Melissa Anne Martinez was brutally murdered in West Virginia in 1993. Initially, local law enforcement didn’t even know her real name. Now, nearly 30 years later, police say her killer has finally been found.
According to a recently unsealed indictment obtained by The Herald-Dispatch, Ricky Louie Woody, 59, told police in Billings, Montana in May 2021 that he had information about the early 1990s murder of a woman he knew as “Lisa.” After some questioning, Woody allegedly confessed to the slaying and the information was relayed to the Huntington Police Department in West Virginia.
According to the HPD, cold case detectives eventually determined that Woody’s confession was in regards to the person they had long known as Lisa Anne Estepp, who was later identified as Martinez.
The defendant was interviewed by West Virginia police at a jail in Billings in September of this year and he was indicted by the Cabell County Prosecutor’s Office earlier this month for Martinez’s murder.
On March 16, 1993, officers arrived in response to a shooting on 4 1/2 alley. There, Martinez was found holding on to life – but in vain.
She had been beaten and shot to death; lacerations were present on her head and she had been shot once in the torso. The victim was rushed to a nearby hospital where she later succumbed to her injuries.
The Herald-Dispatch freports that a certain degree of “sensationalism” was present in the case from the start – with media coverage focused on Martinez being a sex worker. Along with that information, typical for the time, were claims that maybe police weren’t doing enough to solve the murder. In any event, the case went cold and the woman’s friends publicly mourned her while her family requested anonymity due to fear of public shame viz. the deceased woman’s occupation.
“She was sweet and kind of quiet,” Lynn Ray, who lived in the alley with her husband, told the Herald-Dispatch at the time of the murder. “The only time I knew of her working out here was before rent time.”
Her friends reportedly attempted to raise money for a memorial to be placed where she was found; a cross on adjacent utility pole urging action in the case was removed shortly after being put up.
The cross read: “Don’t let Lisa die in vain.”
“Lisa was like a family member to us,” her friend Ron Tillman told the paper in the aftermath of the tragic loss. “No one has anything to remember her by. We want to try and give her some dignity.”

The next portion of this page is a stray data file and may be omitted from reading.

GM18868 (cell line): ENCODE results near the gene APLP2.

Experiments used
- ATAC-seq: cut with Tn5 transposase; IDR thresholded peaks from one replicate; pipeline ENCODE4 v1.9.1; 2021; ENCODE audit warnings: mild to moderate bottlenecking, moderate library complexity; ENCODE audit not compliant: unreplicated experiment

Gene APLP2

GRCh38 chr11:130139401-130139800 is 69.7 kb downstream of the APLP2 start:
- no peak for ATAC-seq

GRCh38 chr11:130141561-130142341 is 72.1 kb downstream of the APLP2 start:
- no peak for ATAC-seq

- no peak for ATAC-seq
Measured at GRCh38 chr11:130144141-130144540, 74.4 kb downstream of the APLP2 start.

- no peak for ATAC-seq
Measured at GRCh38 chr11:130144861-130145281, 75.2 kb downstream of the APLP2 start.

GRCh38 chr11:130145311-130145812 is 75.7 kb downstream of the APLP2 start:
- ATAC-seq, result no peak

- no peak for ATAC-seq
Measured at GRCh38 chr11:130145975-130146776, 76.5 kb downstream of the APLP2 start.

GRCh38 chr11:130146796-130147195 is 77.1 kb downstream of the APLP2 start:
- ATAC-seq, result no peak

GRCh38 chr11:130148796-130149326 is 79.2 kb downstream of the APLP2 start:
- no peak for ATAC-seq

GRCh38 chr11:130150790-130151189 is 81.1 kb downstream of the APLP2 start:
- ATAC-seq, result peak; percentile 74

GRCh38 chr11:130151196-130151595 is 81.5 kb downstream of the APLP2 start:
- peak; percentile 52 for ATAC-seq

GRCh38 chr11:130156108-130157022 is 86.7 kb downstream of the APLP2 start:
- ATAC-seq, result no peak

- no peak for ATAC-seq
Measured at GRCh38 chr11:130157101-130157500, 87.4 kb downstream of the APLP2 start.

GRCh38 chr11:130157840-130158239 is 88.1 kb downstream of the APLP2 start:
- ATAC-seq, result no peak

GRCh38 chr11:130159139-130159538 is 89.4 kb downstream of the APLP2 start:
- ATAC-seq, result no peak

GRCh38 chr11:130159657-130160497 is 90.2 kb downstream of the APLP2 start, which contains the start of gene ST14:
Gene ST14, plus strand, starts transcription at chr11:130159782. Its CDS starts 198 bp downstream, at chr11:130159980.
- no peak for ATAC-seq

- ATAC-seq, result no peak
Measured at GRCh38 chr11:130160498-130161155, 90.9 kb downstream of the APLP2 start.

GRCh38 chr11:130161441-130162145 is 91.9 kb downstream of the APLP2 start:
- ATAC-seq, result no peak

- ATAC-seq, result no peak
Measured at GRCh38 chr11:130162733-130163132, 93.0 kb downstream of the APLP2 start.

Witnesses at the time reported hearing a gun shot; one person said they saw the woman being beaten.
“Where we go from here depends on where the leads take us” then-HPD detective Carl Brooks said in 1993.
One of the deceased woman’s brothers, speaking anonymously, told the paper that their family was never quite sure why Martinez did sex work but he went on to describe it as her “lifestyle.”
“I’ve already prepared my mother in Las Vegas for the fact that the person who murdered Lisa may never be found,” her brother told the paper. “After all, most people think she was trash. I hope the police don’t think that.”
The case was shelved. A break only came after after Woody was arrested in Billings in December 2020 on an unrelated charge – a domestic violence complaint about him beating a woman with a bat, shoving her, breaking her phone, and saying he might kill her.
A few months later, the defendant – a person of interest in the case from the start – allegedly confessed to the crime. He is currently being detained in the Yellowstone County Detention Facility. Woody has waived extradition to West Virginia but still has a case pending in Montana. A court appearance in Big Sky Country is currently slated for November; after that, he will presumably be transferred to the Mountain State.
“There have always been signs that he was a primary suspect,” Huntington Police Chief Karl Colder said during a recent press conference. “But getting to this point, you really needed that information, and we finally received it.”
[images: Ricky Woody via Yellowstone County Detention Facility; Martinez via Huntington Police Department]
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